c) Media institutes with a strong digital technology focus should be encouraged to develop dynamic links with smaller centres, to avoid the creation of exclusivist high-end cultural consortium networks, and the ghettoisation of lighter structures. This implies design of flexible communication architectures which allow exchange between heterogeneous partners. Parallel to initiatives for seamless connection of large-scale data bases, other projects could aim at establishing seamless connections between variable-scale data bases. Large structures devoted to culture and new media, such as the ZKM in Karlsruhe, Ars Electronica in Linz, the ICC in Tokyo, and BANFF in Canada, already constitute an international cultural relay : their comparable facilities mean that they can readily circulate technologically sophisticated works amongst themselves. While this exchange of works and ideas promotes dialogue within the arts community worldwide, it is crucial that such structures also uphold exchange with sites that are not as well equipped, which generate different types of work, often conveying different preoccupations and energies. Failing this, we run the risk of sustaining and being capable of recognising only a very narrow, elite kind of artistic production. While this issue may appear somewhat banal in cultural terms, it actually poses serious problems in terms of industrial development and priorities. A strong cultural plea needs to be made at formative levels in information technology development, for example amongst G7 and EU policy decision-makers, to favour research geared towards upholding connectivity of heterogeneous media bases.
d) Leading on from the previous recommendation, connectivity between cutting edge and older information systems must be sustained, and reflection on the « upgrade race », set in its economic and social context, must be deepened. A generalised, culturally aware and weighted attitude towards technological development, its logic and its characteristics, needs to be fostered from the earliest level, namely within the education system. The means and ethics of technology transfer and evolution should henceforth constitute a topic in its own right within media training programmes. Whereas current syllabuses leave little room for approaching technology (old or new) in ethical and epistemological terms, a wider base for discussion on media and cultural development is needed. First and foremost, this means devising novel training programmes for current educators, i.e. those who are forming tomorrow's teachers. New media training centres, familiar with the "generation gap" induced by information technologies, could be incited to contribute towards the elaboration of such programmes via a brainstorming exercise, perhaps with an international competition framework as an incentive. Young people - students, but also youth excluded from the traditional education system - should be strongly sollicited in this context, to help forge pertinent curriculum lines within a task force grouping education and new media specialists. Publishers specialised in education could be a useful motor group within such a task force.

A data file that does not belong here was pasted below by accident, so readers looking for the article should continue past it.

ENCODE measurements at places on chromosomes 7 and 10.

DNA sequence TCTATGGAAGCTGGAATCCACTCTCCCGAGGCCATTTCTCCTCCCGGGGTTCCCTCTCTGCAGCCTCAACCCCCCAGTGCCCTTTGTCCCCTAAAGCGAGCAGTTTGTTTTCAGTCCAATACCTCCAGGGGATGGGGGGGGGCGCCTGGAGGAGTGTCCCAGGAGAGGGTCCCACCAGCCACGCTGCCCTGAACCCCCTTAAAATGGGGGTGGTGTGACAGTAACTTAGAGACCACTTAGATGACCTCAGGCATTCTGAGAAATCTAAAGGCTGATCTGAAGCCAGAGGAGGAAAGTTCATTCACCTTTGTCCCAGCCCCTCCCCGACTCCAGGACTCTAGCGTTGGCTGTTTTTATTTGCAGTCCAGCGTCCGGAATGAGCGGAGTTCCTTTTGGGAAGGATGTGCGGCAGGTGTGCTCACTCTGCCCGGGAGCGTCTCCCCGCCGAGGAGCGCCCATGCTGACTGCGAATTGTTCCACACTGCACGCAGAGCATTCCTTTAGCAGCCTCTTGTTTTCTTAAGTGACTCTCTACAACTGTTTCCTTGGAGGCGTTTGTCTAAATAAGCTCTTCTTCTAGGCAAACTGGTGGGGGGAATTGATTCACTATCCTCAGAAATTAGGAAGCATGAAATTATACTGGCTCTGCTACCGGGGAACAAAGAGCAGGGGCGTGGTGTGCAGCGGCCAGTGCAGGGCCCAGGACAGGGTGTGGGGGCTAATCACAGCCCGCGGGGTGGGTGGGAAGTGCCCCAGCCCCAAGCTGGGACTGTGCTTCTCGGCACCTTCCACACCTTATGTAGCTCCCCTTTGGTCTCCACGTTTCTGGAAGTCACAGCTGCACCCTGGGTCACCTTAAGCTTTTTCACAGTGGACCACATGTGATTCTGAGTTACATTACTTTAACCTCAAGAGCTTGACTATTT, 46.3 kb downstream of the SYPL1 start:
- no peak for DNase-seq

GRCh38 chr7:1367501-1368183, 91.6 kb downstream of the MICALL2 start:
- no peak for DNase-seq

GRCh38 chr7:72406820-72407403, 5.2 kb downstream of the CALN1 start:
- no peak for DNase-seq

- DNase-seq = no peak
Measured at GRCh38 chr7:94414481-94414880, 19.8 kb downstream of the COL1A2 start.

e) Artists should be regularly and creatively involved (i.e. not just as illustrators) in heritage projects using new media technologies. Projects where artistic vision has elucidated history should be valorised at the level of cultural institutions, but also amongst industrial developers, who may substantially benefit from artists technological demands. Overstated claims of « scientific objectivity » to justify monopolies on cultural data should be challenged, but this challenge should be posed constructively, via alternative, creative interpretations. Thus, for example, major museums (via ICOM) and prestigious cultural foundations (Getty, Smithsonian, Guggenheim, Gulbenkian, Soros, etc.), in collaboration with information technology developers, could be convened to devise common programmes, aimed at inciting and supporting artists in their use of new media to elaborate creative visions of past cultures and works. Structures like the European-based and funded EVA group (Electronic Imaging and the Visual Arts), closely linked to the museum and information technology community, could be requested to promote such initiatives. Collaborative undertakings of this kind would help to clarify currently complex copyright issues, particularly with respect to notions of « fair use » : much multimedia creation draws on existing culture to forge works based on the play of memory, but at the same time numerous artists working along these lines are running up against excessively restrictive interpretations of copyright. A series of freely artistic recreations of history, commissioned by and for museums, to become part of the public estate, could usefully challenge some currently nefarious, strictly mercenary attempts to monopolise aspects of the human cultural heritage.